On his first full day in office, Trump withdrew the United States from T.P.P., a trade deal crafted by Obama binding together twelve nations representing 40% of the world economy. But that didn’t kill the deal; in fact, the other countries might have an easier time negotiating without concerns that Republicans in the American Congress will obstruct it, always a fear in international relations. The Trump administration is also renegotiating N.A.F.T.A. instead of throwing it out like he promised.

In regards to Wall Street, the President has not exactly kept bankers at arm’s length. Five members of his cabinet are alumni of Goldman Sachs. On Wednesday the administration began scaling back regulations authorized by the Community Reinvestment Act, which mandated that banks had to do more to alleviate poverty. And then there's the W.E.F., expected to be attended by leaders of some of the world's biggest banks.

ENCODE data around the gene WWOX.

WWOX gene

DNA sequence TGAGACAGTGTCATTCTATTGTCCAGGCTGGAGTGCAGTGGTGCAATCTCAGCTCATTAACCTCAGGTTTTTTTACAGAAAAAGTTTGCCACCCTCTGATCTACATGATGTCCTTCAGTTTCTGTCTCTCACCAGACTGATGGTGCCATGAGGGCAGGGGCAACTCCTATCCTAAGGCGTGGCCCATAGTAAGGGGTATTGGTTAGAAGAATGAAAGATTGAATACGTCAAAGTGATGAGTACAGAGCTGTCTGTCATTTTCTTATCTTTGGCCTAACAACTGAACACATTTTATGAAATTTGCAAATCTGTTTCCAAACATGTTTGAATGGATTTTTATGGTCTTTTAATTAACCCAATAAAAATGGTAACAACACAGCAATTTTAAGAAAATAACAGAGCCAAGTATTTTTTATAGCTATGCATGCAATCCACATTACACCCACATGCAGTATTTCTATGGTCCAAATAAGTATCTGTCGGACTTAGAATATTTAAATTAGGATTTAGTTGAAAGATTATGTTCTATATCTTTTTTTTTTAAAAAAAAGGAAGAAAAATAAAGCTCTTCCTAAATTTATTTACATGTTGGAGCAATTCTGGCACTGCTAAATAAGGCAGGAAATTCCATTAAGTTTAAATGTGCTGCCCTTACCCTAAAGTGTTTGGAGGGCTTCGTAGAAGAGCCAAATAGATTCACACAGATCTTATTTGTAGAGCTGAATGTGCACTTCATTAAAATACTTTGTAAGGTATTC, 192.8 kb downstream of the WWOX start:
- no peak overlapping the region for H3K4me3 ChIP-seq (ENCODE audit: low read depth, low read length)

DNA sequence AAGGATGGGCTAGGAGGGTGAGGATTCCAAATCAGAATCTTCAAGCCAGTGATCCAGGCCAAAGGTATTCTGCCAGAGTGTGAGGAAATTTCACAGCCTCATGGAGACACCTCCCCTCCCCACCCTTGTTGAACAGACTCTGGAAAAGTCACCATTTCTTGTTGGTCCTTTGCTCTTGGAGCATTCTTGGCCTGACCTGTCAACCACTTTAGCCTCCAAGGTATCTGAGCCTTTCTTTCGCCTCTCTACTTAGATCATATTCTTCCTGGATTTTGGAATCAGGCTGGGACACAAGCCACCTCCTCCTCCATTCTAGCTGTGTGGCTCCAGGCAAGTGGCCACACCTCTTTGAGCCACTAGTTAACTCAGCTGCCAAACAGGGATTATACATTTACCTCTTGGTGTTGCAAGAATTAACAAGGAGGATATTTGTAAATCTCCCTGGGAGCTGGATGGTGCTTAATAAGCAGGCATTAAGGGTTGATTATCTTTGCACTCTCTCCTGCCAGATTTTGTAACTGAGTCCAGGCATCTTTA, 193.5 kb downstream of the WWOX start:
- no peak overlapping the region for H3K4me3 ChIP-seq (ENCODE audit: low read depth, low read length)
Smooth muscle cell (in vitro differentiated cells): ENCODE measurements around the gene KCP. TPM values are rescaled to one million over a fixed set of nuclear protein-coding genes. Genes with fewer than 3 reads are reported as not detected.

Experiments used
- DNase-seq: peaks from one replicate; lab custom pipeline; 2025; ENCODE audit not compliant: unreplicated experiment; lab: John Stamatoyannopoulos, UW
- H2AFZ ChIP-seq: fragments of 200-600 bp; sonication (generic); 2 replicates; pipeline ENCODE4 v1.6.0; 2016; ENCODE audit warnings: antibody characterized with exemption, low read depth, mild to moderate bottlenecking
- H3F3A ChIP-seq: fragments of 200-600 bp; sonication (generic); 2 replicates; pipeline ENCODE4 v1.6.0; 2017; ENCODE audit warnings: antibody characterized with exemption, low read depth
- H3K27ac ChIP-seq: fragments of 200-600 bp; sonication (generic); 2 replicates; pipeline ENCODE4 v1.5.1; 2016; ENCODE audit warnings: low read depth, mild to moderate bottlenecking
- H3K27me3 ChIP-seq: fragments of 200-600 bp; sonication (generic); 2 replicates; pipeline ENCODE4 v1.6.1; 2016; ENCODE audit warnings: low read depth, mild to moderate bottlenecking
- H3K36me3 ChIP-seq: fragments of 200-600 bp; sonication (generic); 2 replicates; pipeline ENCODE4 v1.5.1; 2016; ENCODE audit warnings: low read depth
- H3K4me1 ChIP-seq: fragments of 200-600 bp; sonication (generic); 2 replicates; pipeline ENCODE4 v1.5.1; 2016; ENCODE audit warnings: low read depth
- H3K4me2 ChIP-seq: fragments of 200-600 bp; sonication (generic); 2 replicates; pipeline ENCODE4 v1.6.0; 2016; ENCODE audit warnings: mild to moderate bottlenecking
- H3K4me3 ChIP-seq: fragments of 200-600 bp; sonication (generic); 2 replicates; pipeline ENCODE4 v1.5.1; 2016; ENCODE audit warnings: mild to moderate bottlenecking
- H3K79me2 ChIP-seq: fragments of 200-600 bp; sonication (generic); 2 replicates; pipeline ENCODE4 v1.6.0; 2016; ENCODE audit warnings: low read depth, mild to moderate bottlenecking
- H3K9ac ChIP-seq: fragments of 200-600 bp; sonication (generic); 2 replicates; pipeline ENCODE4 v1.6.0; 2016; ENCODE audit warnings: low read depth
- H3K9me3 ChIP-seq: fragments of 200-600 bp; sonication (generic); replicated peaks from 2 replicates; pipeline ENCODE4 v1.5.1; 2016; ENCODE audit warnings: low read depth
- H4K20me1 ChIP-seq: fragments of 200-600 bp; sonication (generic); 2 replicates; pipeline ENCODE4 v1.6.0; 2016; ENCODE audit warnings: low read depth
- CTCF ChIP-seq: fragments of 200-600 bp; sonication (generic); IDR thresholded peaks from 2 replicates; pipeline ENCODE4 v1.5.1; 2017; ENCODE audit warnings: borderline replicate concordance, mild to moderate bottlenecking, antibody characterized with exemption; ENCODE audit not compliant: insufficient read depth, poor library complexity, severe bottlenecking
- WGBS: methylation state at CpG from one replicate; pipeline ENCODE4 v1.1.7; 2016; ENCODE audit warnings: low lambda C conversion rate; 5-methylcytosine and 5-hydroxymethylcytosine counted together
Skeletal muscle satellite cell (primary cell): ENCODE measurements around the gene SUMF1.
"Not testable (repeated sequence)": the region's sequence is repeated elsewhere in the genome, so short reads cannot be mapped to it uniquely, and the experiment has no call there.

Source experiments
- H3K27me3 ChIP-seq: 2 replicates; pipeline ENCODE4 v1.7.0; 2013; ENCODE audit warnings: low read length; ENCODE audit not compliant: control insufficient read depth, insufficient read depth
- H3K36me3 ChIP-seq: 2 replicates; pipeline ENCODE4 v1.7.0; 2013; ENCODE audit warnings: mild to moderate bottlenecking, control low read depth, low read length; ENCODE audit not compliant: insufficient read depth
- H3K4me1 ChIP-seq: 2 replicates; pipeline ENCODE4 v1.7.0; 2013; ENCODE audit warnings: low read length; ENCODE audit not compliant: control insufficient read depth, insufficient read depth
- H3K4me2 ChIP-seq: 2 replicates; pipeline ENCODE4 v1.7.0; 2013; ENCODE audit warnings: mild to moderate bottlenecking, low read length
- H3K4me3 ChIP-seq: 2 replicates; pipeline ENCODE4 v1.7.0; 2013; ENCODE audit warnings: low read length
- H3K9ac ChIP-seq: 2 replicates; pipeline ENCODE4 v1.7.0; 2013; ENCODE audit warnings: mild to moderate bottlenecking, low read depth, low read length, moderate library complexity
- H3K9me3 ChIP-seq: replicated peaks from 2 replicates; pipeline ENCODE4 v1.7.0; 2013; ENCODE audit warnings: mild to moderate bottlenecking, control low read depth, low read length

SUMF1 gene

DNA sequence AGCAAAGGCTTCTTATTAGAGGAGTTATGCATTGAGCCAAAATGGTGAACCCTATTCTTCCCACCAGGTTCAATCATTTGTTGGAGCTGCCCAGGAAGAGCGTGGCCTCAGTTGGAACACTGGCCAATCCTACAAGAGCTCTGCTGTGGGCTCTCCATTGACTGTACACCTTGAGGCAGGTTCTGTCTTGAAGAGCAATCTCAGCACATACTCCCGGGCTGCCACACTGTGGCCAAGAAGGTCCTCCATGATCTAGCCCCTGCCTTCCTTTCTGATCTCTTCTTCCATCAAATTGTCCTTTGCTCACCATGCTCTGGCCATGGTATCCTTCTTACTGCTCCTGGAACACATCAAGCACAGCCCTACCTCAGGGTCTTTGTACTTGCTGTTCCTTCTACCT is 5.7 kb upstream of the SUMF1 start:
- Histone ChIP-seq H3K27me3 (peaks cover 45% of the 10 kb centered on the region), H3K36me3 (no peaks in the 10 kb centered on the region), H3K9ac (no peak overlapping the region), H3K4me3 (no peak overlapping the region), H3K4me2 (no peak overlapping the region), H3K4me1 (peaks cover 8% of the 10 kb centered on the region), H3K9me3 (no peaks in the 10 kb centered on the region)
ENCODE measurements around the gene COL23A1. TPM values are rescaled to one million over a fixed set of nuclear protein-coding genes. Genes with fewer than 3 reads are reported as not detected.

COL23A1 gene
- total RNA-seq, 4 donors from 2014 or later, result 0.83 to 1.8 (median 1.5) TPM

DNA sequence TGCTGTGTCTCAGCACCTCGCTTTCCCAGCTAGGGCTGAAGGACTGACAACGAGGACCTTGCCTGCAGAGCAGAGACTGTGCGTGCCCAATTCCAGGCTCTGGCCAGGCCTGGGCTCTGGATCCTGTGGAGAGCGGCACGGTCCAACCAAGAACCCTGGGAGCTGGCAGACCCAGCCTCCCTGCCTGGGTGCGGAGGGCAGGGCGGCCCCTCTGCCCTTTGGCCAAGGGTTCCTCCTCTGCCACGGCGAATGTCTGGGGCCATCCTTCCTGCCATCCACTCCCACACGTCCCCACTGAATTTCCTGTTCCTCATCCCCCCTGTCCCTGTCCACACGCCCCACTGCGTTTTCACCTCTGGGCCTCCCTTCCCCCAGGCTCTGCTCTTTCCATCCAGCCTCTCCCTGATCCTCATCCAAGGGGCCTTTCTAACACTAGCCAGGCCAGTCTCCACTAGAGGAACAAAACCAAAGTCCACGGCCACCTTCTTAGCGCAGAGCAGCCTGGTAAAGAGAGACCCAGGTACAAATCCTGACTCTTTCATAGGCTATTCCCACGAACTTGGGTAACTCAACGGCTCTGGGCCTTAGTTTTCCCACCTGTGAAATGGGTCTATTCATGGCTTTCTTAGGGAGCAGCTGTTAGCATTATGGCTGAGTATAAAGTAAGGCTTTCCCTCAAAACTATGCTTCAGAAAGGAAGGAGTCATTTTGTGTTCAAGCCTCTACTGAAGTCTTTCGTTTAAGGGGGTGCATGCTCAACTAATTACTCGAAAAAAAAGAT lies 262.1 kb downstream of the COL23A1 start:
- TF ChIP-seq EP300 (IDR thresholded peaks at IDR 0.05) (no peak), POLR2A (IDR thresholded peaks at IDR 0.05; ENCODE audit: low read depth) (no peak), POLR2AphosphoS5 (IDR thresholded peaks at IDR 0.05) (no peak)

When Trump announced his run for President, the media had become accustomed to labeling candidates: Obama was a reformer, Clinton was establishment, Sanders, by his own admission, was a democratic socialist. Trump was labeled as a populist for lack of a better term because he talked the talk. Now that he has been in office for a year and accomplished remarkably little of the right-wing agenda he espoused during the campaign, many are starting to realize that Trump may not be the populist they thought he was.

In fact, there doesn’t seem to be any -ism that accurately describes Trump’s ideological engagements because he says different things to different people. In public, he tells his supporters he wants to round up all the immigrants and throw them out of the country; to legislators, he says he wants D.A.C.A. to be enacted as a law. He assures the working class he is on their side; he assures the world economic elite he wants to attend their rich people party.

So what do we call this new style of politics? Perhaps we should call it approval-ism, after Trump’s desire for approval from whomever he is speaking to.

Cover Image Credit: Flickr Creative Commons